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20 February 2017
   
 
 
 
 
 
 
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The Pretoria High Court  in South Africa(sitting as three judges) recently decided on an appeal case that involved a dispute with Customs. The case outlined the repercussions of non-compliance with procedural requirements when litigating against Customs.

In this case, SARS had detained imported blankets on the basis that the price had been under-declared by the importer. The importer urged SARS to release the goods and either to increase the declared value on a without prejudice basis, or to accept security in the form of a provisional payment as provided for in the Customs and Excise Act. However, SARS refused to release the goods from detention based on the reason that certain textile products including blankets are considered as high risk imports which require special attention. As a result, the importer filed a notice of motion giving notice as required in the Customs and Excise Act and seeking an order for SARS to release the container in issue.

At the hearing, the importer handed up an amended notice of motion. This time, the notice of motion included a prayer for an order that the seizure of the goods contained in the said container be set aside. The court a quo found in favour of the importer. SARS sought leave to appeal the court a quo’s order.

In the appeal, the court held that the importer failed to give notice in respect of the new cause of action introduced by the amendment in which they sought to review and set aside the seizure of the goods. The importer could not rely on the notice that they had served to obtain the release of the goods from detention. The Customs and Excise Act requires that the notice must relate to a specific cause of action, which is required to be set forth clearly and explicitly in the written notice. Such notice must comply with the requirements prescribed as provided for in the Customs and Excise Act. Since no notice was delivered in respect of the review, the court a quo accordingly lacked jurisdiction to grant the final relief it granted. Therefore, SARS succeeded on appeal on this procedural point.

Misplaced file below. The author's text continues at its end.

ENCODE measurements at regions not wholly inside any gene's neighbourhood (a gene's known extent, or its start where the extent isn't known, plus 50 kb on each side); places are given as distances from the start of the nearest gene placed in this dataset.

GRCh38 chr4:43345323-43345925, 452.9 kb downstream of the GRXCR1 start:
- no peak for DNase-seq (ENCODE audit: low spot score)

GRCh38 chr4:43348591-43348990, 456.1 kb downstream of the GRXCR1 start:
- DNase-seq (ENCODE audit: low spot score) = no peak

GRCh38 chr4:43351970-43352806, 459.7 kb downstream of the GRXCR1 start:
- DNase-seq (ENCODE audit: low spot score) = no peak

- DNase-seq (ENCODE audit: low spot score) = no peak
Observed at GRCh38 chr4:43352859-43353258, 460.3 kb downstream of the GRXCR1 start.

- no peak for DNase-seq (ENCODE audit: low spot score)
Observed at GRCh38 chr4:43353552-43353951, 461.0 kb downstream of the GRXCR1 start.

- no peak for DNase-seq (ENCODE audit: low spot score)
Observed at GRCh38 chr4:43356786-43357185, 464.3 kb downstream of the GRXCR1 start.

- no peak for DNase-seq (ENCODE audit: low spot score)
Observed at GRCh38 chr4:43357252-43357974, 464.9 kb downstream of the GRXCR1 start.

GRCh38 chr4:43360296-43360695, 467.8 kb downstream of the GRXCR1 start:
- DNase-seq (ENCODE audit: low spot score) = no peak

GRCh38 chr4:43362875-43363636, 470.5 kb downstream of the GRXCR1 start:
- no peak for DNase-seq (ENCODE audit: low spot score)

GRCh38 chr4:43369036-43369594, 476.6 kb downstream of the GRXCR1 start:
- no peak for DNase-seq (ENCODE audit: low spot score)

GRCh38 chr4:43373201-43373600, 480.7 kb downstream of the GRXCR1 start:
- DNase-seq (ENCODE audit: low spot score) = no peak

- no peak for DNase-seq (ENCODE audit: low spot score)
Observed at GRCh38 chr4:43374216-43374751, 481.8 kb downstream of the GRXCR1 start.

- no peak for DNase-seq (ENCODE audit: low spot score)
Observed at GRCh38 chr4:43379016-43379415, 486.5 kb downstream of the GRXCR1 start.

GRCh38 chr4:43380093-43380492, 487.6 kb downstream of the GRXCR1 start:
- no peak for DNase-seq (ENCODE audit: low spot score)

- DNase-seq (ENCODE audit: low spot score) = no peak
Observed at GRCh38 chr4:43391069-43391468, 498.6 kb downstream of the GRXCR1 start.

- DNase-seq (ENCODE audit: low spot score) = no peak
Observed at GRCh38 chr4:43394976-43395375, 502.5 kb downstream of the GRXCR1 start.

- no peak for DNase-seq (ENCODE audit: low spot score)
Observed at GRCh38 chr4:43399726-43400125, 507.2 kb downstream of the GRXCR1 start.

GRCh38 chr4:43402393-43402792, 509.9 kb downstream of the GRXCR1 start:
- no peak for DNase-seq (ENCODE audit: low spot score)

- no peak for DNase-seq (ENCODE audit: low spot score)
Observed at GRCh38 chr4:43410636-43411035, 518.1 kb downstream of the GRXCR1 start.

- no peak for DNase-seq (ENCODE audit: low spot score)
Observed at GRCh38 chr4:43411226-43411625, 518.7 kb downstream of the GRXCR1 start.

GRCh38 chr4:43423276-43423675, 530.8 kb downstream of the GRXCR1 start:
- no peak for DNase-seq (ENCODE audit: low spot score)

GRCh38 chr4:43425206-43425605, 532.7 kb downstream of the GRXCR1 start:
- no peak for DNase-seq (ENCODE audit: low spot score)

Section 89 requires any litigant to give notice to SARS before serving any process for instituting any proceedings as contemplated in s96(1)(a) within 90 days after the date of seizure or the conclusion of an internal administrative appeal. In addition, s96 provides that no process instituting legal proceedings against SARS for anything done in pursuance of the Customs and Excise Act may be served before the expiry of a period of one month after the delivery of a notice in writing. The notice should set forth clearly and explicitly the cause of action and the particulars of the litigant. In order to be valid, the notice must comply with the specific requirements of s96 and such notice must be given within 90 days of the seizure. The one month period referred to in s96(1)(a) of the Customs and Excise Act, being the waiting period before which proceedings may be instituted, may be reduced or extended by SARS on good cause shown. If SARS refuses to reduce or extend the period, the High Court may do so, if the interests of justice so require. In addition, s102 (4) and (5) place an onus upon the owner of the goods to prove compliance with the Customs and Excise Act.

Importers must be aware of the prerequisite procedural requirements contemplated in the Customs and Excise Act before instituting legal proceedings against SARS.

Written by Virusha Subban, partner and Yue Li, candidate attorney, Bowmans

Edited by: Creamer Media Reporter
 
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